Recalling the courage of Korea’s comfort women

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Recalling the courage of Korea’s comfort women


Kim Jong-pil, left, shakes hands with Japanese Emperor Akihito on Sept. 3, 1999 during his visit to the Imperial Palace in Tokyo as prime minister. Kim’s visit marked the first such visit by a prime minister of Korea. Provided by Kim Jong-pil

The issue of Japan’s mobilization of sexual slaves for its armies during World War II, euphemistically called “comfort women,” was an important matter to discuss. Nevertheless, Korea and Japan never brought up the issue during the 14-year tug of war in negotiations for normalization of diplomatic relations. I did not mention it during my talk with Foreign Affairs Minster Masayoshi Ohira in November 1962.

But it was not negligence on the part of Korea over the suffering of women who fell victim to the Japanese imperial army. Korea was not ignorant of the issue nor was it willing to cover up for Japan’s wartime crimes.

The Korean government simply reflected public sentiment over the issue at the time. There was an implicit but strong social consensus that the country should not bring up the issue of comfort women for the sake of the victims, who returned to their homeland after years of suffering inhumane conditions forced on them by the Japanese military during the war. These victimized women were still in their 30s and early 40s and many of them had just gotten married and were trying to live normal lives with children. Laying bare their suffering by talking about it in public could add a new layer of pain on them.

Whether one likes it or not, the past and the future are both connected to the present. As 2015 marks the 70th anniversary of Korea’s liberation from Japan, the issue of the comfort women is an ongoing matter that upsets Seoul-Tokyo relations. Japan needs to be reminded that we are living in an era of global cooperation in which economic, political, social and cultural activities are closely intertwined. Japan cannot live on its own. In that regard, it must reach out to neighboring countries that fell victim to its imperialism in an era of regional cooperation and mutual respect. We now have only a few surviving comfort women victims. Tokyo must take action in a sincere manner to atone for the suffering it inflicted upon them so those women can lead the rest of their lives in peace.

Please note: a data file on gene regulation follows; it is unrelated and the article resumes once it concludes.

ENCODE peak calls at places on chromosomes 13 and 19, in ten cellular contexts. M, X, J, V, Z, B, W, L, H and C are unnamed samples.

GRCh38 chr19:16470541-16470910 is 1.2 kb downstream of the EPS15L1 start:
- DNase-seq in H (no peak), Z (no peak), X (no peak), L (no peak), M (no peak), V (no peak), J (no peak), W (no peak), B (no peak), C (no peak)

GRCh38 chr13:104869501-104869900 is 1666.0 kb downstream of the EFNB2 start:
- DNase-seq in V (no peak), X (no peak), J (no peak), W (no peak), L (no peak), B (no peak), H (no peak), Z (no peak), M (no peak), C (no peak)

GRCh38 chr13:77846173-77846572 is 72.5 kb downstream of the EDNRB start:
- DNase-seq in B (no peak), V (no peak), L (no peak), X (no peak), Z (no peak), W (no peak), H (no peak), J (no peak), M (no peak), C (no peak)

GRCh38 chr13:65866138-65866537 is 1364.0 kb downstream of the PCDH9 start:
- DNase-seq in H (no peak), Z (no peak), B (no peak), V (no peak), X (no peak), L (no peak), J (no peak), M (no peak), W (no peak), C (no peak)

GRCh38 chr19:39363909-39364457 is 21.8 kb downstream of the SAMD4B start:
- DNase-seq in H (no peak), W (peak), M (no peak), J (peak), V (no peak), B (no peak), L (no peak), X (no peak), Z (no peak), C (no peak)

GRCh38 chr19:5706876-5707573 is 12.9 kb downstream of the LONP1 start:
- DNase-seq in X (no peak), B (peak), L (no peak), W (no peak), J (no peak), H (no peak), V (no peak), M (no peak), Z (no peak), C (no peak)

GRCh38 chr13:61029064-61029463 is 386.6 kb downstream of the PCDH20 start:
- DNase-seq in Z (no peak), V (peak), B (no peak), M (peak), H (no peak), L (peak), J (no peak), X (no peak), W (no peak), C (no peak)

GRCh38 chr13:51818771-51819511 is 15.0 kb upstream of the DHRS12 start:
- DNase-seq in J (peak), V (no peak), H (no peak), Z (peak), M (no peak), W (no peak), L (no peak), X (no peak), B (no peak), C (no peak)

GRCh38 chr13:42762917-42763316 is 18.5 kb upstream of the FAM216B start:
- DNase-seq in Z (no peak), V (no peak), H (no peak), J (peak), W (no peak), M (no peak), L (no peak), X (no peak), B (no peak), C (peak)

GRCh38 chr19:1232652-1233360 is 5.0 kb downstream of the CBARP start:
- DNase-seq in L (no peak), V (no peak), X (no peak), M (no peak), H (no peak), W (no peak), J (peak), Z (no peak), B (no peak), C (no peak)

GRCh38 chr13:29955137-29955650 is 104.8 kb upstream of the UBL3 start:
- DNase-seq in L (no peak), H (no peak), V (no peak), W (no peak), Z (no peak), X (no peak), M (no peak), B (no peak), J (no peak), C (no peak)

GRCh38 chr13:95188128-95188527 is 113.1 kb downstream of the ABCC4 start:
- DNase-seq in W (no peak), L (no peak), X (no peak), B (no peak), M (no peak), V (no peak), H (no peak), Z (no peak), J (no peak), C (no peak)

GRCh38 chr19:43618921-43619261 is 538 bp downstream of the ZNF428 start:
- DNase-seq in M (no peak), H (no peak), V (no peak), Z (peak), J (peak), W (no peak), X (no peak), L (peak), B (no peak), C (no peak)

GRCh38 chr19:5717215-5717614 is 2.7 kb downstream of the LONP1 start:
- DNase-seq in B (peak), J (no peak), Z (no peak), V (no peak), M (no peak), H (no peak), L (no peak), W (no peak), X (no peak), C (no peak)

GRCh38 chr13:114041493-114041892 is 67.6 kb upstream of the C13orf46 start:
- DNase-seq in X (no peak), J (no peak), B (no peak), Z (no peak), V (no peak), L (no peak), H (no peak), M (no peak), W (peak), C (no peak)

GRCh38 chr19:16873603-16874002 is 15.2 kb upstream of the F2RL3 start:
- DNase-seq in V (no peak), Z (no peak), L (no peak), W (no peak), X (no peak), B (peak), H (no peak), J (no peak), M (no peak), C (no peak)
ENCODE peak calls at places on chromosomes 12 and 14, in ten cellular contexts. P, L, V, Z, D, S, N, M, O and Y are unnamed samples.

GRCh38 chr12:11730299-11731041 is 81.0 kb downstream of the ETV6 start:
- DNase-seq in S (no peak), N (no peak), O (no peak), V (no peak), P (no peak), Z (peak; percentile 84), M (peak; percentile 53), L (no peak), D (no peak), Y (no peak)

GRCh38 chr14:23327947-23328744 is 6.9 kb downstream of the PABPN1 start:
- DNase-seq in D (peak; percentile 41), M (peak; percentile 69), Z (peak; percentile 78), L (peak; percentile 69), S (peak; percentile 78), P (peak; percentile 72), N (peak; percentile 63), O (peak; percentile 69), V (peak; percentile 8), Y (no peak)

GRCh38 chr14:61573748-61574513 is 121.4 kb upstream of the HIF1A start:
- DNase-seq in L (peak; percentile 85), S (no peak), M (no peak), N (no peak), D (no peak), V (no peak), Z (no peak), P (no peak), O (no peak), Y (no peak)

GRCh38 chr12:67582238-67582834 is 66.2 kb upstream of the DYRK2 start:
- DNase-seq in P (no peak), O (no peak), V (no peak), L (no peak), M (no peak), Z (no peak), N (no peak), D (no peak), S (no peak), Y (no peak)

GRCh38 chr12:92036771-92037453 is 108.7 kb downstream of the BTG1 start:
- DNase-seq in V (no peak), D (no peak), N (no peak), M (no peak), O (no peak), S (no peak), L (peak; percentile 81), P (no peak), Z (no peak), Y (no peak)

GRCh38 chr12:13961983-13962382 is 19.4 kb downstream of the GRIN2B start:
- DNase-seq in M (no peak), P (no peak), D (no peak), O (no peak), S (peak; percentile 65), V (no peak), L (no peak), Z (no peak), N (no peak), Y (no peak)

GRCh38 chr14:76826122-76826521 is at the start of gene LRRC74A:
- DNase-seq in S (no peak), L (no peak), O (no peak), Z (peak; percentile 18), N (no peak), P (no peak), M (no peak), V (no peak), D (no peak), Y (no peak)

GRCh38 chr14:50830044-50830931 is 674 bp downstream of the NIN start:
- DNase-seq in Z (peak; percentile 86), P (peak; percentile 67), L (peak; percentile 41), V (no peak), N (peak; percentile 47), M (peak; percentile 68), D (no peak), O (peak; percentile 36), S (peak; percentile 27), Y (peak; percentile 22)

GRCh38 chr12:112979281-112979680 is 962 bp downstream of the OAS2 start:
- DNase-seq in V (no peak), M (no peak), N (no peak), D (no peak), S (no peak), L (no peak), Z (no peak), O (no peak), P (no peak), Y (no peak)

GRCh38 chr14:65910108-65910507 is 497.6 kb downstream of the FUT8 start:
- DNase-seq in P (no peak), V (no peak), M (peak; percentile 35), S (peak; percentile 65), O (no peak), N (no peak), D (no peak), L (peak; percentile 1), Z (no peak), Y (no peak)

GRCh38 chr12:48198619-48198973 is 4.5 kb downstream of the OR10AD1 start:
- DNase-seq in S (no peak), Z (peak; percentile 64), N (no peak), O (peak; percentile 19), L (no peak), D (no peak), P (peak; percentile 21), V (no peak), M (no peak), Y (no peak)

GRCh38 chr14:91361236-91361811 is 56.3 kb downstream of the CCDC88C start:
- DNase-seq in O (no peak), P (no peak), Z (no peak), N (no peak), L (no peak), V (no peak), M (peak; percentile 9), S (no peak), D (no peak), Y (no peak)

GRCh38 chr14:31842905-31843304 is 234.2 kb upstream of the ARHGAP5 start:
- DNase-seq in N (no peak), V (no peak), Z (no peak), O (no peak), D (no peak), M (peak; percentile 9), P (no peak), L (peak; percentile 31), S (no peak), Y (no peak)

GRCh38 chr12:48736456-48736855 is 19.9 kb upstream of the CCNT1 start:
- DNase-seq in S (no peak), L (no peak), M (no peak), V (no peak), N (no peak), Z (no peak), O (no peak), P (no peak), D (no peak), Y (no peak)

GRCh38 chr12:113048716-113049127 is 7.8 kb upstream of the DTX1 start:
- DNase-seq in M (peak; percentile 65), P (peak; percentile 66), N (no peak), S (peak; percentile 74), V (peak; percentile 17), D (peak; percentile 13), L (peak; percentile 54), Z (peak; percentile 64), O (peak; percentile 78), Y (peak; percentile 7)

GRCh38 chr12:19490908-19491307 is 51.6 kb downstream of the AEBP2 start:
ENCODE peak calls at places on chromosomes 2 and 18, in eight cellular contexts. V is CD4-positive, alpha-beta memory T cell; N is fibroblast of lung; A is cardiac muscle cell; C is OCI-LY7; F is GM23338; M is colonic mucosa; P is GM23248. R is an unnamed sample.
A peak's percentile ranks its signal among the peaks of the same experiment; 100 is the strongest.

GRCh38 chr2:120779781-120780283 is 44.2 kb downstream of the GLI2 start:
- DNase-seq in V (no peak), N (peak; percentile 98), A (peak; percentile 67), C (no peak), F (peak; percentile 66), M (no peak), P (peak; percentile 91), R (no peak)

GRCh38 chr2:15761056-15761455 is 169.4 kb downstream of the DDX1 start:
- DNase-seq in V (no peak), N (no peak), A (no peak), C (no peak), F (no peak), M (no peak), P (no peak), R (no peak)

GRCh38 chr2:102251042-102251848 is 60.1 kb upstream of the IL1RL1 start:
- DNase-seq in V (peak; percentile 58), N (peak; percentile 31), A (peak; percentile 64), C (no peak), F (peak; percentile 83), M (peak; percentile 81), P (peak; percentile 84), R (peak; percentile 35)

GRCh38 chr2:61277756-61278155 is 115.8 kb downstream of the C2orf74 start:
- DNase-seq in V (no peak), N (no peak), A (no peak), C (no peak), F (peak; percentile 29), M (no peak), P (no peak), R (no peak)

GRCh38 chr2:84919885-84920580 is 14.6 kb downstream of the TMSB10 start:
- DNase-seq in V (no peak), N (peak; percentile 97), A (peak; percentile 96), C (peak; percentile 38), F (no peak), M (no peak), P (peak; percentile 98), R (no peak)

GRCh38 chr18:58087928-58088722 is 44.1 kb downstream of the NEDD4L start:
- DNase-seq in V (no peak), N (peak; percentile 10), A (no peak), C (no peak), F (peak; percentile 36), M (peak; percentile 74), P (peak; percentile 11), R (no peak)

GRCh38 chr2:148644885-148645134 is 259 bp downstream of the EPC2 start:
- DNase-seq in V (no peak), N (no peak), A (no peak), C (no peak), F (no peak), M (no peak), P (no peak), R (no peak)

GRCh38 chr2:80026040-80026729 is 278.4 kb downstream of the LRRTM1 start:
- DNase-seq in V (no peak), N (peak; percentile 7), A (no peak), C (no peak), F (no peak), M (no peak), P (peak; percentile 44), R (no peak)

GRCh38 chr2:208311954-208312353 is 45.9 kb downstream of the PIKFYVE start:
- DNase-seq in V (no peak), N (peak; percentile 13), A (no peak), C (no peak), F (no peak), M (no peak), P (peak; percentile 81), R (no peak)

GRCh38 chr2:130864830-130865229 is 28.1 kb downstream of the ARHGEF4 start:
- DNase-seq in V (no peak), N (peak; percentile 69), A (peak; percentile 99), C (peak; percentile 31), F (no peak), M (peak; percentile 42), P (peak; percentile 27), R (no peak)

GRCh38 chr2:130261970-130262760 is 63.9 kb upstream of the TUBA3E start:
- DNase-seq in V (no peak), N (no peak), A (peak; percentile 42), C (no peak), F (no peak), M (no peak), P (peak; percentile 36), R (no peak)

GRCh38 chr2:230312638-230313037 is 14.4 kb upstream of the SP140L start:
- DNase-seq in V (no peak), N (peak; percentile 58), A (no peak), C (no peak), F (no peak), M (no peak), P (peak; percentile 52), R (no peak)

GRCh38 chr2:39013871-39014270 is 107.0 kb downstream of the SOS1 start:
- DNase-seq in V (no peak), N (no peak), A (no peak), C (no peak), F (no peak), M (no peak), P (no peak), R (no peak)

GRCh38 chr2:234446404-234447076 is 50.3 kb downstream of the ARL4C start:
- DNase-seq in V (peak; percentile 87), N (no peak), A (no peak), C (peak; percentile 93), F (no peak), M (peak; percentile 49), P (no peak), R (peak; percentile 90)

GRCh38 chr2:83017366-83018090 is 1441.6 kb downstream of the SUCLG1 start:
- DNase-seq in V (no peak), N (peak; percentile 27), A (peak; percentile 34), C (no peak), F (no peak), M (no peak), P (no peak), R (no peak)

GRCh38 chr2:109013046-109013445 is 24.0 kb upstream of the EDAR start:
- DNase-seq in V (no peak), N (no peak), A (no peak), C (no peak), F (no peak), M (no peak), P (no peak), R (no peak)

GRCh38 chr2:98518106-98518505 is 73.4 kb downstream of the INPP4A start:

Tsuneo Watanabe

Last year, Japanese political heavyweight Ichiro Ozawa paid a visit to Korea and had lunch with me.

During the meeting I told him, “Prime Minister Shinzo Abe reminds me of Japan’s craze for militarism in the 1930s. Abe must come to his senses on the impact of his actions. He talks about expanding the scope of self-defense capabilities. But such a notion has the great danger of escalating tensions by reinvigorating rightists in Japan. I know you are very conservative, but I think Abe is much more conservative than you are. If he insists on going down the path he is on, it will cause serious problems in the region.”

I continued that Abe must sincerely apologize on behalf of Japan to the comfort women victims, and that the more he denies it, the more difficult it would be for him to fix the problem.

Ozawa said he would relay my message to Abe.

There is one episode I must bring up when addressing the gridlock over the comfort women issue. It was in early 2001 when tensions between the two were on the rise over Japan’s justification of its 36-year occupation of the Korean Peninsula. Anti-Japanese sentiment in Korea also rose as Japan selected a history text book to be used for middle school that omitted Japan’s mobilization of the comfort women.